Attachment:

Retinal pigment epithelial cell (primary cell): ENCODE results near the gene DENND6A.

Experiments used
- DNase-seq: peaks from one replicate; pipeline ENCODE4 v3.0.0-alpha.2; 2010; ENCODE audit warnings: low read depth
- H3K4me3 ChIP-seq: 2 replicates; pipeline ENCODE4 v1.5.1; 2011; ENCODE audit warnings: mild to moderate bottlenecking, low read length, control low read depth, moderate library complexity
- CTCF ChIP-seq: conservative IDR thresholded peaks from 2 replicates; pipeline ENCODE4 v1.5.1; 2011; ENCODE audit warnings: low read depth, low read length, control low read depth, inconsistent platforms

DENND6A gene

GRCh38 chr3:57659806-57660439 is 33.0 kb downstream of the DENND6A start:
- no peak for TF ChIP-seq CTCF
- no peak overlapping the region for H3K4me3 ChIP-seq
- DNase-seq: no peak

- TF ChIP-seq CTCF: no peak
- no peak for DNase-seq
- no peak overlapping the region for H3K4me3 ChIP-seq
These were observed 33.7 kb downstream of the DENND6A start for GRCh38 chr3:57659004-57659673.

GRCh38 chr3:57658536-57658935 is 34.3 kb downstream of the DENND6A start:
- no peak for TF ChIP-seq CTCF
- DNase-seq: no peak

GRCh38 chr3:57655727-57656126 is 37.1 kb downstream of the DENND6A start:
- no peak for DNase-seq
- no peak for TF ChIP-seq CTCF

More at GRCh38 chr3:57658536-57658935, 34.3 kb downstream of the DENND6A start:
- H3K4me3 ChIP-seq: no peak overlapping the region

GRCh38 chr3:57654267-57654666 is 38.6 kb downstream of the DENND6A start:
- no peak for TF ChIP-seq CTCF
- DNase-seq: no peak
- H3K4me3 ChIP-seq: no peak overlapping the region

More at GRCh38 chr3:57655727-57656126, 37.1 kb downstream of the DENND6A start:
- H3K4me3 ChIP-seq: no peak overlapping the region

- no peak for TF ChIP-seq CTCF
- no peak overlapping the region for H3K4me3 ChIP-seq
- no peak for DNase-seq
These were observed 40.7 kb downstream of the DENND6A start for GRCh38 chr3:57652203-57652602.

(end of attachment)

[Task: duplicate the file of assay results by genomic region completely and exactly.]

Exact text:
Retinal pigment epithelial cell (primary cell): ENCODE results near the gene DENND6A.

Experiments used
- DNase-seq: peaks from one replicate; pipeline ENCODE4 v3.0.0-alpha.2; 2010; ENCODE audit warnings: low read depth
- H3K4me3 ChIP-seq: 2 replicates; pipeline ENCODE4 v1.5.1; 2011; ENCODE audit warnings: mild to moderate bottlenecking, low read length, control low read depth, moderate library complexity
- CTCF ChIP-seq: conservative IDR thresholded peaks from 2 replicates; pipeline ENCODE4 v1.5.1; 2011; ENCODE audit warnings: low read depth, low read length, control low read depth, inconsistent platforms

DENND6A gene

GRCh38 chr3:57659806-57660439 is 33.0 kb downstream of the DENND6A start:
- no peak for TF ChIP-seq CTCF
- no peak overlapping the region for H3K4me3 ChIP-seq
- DNase-seq: no peak

- TF ChIP-seq CTCF: no peak
- no peak for DNase-seq
- no peak overlapping the region for H3K4me3 ChIP-seq
These were observed 33.7 kb downstream of the DENND6A start for GRCh38 chr3:57659004-57659673.

GRCh38 chr3:57658536-57658935 is 34.3 kb downstream of the DENND6A start:
- no peak for TF ChIP-seq CTCF
- DNase-seq: no peak

GRCh38 chr3:57655727-57656126 is 37.1 kb downstream of the DENND6A start:
- no peak for DNase-seq
- no peak for TF ChIP-seq CTCF

More at GRCh38 chr3:57658536-57658935, 34.3 kb downstream of the DENND6A start:
- H3K4me3 ChIP-seq: no peak overlapping the region

GRCh38 chr3:57654267-57654666 is 38.6 kb downstream of the DENND6A start:
- no peak for TF ChIP-seq CTCF
- DNase-seq: no peak
- H3K4me3 ChIP-seq: no peak overlapping the region

More at GRCh38 chr3:57655727-57656126, 37.1 kb downstream of the DENND6A start:
- H3K4me3 ChIP-seq: no peak overlapping the region

- no peak for TF ChIP-seq CTCF
- no peak overlapping the region for H3K4me3 ChIP-seq
- no peak for DNase-seq
These were observed 40.7 kb downstream of the DENND6A start for GRCh38 chr3:57652203-57652602.